When I overhear someone on a cell phone, say in a grocery store or pharmacy, discussing in great detail the merits of super versus super plus or plastic applicator versus cardboard (hopefully with a friend or family member on the line), I want to tap them on the shoulder and firmly advise them to take it online. “Think about the time you’ll save by boring the crap out of all of your friends at once instead of one at a time,” I’d say. “Think about the cell phone minutes you’ll save!”

Whenever someone asks me about my blog (usually in the context of “what the hell is a blog and why do you have one”), right after I ask them if they’ve watched CNN at all in the past five years, I explain that it’s all about identification. The addictive thing about writing for the cyber-universe is the call and response. I tell you that I think Smart Dogs (soy hot dogs) are better than regular hot dogs; you tell me that (a) you agree wholeheartedly or (b) why you think my vegetarian hippie ass is trying to bring the pork and beef industries down single-handedly. I tell you that I’m over 30 and recently painted my bedroom pink; you tell me that you’ve been waiting for your husband to get his own place so you can do the same. This is what it is: We recognize each other in the mundane. We’re not alone out there. And we love tiny vegetables.

Kelly Love Johnson is managing editor for Skirt! She has a slight overbite, skipped second grade, and thinks “Xanadu” was the best movie ever. E-mail her at


  1. That's a great post. You do a really good job of explaining the blog experience!

  2. Thanks! It was a fun essay to write (and probably the easiest one I've done all year).

  3. My next door neighbor is also afraid of frogs. She believes that they live in banana trees, hence she is also afraid of our (very small) banana tree. She said, "I don't call it a banana tree. I call it a frog house."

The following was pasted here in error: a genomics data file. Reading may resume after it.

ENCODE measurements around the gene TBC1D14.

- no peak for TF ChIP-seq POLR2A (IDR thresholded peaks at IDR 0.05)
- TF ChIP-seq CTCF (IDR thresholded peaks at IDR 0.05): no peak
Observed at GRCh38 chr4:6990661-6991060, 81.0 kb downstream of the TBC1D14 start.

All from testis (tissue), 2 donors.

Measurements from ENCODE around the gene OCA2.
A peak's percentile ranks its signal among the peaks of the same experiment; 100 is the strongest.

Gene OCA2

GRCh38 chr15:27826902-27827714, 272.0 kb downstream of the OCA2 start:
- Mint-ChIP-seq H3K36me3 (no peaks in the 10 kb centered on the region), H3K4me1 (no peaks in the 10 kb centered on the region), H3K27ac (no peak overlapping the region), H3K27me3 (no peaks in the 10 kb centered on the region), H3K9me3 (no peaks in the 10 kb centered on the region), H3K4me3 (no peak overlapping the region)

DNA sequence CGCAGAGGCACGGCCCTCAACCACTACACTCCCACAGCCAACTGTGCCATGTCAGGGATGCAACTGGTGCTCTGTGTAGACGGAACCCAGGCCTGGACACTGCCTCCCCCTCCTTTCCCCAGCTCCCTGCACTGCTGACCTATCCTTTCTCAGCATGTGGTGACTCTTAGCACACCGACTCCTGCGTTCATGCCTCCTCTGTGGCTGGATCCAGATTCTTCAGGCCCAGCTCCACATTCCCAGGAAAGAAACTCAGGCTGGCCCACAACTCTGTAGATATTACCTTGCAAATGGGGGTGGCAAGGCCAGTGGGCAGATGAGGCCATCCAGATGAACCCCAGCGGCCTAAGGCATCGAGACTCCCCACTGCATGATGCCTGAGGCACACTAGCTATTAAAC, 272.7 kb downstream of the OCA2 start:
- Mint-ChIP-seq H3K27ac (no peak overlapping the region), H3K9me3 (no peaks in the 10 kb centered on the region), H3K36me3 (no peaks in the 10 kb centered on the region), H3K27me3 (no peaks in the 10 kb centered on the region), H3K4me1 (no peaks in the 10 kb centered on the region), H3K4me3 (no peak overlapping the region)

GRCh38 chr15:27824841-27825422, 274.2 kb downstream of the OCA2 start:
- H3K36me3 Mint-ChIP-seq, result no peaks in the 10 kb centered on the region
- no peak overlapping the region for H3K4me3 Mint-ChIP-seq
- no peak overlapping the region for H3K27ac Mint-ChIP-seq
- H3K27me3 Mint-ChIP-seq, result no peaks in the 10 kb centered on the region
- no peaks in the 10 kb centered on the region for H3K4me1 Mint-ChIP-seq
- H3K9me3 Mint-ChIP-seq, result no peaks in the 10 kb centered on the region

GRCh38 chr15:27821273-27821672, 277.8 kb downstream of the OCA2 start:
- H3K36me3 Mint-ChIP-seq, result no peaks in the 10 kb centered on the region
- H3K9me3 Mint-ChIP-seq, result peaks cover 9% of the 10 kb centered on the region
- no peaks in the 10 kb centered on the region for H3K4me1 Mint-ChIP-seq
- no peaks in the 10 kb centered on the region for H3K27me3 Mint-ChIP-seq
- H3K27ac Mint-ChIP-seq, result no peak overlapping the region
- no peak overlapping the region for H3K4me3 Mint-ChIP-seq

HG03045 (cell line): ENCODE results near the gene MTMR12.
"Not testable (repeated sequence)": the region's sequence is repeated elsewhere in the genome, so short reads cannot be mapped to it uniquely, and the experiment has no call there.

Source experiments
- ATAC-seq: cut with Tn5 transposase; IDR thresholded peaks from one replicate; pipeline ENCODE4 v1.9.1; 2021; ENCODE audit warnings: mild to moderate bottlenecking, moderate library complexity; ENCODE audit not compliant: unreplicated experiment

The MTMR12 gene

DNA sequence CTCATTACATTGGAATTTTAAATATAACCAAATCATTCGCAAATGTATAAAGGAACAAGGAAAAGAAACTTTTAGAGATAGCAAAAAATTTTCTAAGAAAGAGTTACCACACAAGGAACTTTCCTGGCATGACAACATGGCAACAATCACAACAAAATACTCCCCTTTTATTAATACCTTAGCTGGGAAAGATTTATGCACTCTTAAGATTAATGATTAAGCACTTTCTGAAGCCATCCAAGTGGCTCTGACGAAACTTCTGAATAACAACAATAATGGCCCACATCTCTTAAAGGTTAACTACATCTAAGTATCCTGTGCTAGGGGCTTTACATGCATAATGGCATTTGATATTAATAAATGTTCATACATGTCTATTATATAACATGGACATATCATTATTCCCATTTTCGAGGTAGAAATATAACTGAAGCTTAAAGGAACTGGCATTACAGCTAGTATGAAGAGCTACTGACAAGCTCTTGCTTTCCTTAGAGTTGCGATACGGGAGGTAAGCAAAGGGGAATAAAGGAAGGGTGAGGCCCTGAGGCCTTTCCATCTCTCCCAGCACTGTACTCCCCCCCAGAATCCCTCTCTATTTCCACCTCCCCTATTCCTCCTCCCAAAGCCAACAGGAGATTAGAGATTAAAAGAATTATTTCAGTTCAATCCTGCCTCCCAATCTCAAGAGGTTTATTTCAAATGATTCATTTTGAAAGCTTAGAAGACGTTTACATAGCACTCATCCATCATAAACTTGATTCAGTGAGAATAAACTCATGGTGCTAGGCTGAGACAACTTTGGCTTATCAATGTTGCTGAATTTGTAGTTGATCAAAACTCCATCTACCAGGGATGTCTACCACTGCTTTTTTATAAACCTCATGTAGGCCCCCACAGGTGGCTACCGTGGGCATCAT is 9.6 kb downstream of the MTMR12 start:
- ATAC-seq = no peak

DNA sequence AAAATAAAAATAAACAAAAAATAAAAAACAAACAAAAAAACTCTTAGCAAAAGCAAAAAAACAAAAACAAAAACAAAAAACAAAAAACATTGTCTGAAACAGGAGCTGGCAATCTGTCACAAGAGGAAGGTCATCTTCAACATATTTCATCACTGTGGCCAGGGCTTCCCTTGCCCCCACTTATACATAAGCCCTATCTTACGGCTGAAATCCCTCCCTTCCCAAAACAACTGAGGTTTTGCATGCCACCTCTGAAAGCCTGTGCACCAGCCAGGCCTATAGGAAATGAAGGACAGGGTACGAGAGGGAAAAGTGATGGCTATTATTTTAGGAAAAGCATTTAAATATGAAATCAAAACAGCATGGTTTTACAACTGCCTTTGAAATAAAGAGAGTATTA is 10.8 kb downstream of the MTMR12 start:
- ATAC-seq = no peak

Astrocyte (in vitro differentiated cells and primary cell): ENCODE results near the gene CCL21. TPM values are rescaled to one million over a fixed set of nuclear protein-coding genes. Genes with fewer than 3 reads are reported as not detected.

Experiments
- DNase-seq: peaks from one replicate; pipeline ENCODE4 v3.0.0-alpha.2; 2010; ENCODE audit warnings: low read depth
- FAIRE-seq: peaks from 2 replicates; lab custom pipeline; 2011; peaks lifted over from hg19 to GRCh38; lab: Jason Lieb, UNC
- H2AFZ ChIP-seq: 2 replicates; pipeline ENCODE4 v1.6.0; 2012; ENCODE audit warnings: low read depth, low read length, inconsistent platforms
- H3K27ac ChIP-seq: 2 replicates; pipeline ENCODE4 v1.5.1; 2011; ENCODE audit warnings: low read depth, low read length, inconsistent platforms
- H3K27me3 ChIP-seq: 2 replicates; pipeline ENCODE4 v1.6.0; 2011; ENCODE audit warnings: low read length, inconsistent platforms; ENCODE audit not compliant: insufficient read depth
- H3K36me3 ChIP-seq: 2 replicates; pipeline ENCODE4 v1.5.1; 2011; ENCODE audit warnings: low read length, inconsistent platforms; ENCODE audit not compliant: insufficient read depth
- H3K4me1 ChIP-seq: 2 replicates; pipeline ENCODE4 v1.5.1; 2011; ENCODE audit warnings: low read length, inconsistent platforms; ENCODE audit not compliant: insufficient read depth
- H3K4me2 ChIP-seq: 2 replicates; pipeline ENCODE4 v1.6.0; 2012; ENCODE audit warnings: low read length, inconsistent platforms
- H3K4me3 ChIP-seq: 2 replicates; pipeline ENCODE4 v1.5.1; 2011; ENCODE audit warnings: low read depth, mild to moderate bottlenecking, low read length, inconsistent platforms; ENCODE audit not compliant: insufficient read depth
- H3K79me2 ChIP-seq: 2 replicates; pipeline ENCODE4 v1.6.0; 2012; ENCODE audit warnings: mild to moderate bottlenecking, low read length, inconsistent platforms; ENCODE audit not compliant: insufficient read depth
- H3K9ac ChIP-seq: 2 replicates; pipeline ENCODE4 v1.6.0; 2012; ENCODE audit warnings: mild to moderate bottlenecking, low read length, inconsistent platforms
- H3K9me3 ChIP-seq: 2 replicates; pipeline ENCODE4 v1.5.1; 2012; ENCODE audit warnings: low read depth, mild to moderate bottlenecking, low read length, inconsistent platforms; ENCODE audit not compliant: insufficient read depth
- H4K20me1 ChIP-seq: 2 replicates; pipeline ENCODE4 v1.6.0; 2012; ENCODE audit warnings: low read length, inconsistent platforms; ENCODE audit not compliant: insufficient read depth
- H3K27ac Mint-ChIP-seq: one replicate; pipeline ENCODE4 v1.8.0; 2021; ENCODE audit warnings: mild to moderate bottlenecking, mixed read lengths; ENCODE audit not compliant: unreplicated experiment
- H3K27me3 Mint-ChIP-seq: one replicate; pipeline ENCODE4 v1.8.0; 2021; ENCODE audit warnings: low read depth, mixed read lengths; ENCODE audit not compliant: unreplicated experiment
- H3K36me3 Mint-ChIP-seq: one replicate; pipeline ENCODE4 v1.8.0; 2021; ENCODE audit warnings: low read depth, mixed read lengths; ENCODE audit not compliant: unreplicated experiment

4. This pretty much sums up why we all have blogs!

  5. I love it! It makes me feel better about the feeling I sometimes have about my posts, the "yeah, someone's really gonna want to read THIS" feeling.

    Once again, you pegged it!

  6. LOVED your essay in skirt! It just affirmed why we blog and said it so eloquently... "recognizing each other in the mundane." It's like the Arlo and Janis comic strip that my husband and I just know is written after they've been watching us through a hidden camera! I've only been blogging since August, but as I watch my hit counter go up each day, it makes me feel connected to people all over. My essay, "myPod" was in the October issue of skirt! in Memphis and other places. I'll be sending in more essays. Again, thanks for giving us all permission to feel good about our public navel gazing...

  7. Loving your latest essay! I never get tired of reading your stuff. Especially the mundane, although it always seems more interesting when it is happening to someone else! :) Have a great week!

  8. I love this post. Reading about other people's idiosyncrasies makes me relish in my own. And of course, being able to connect with other people in the little ways is great, too.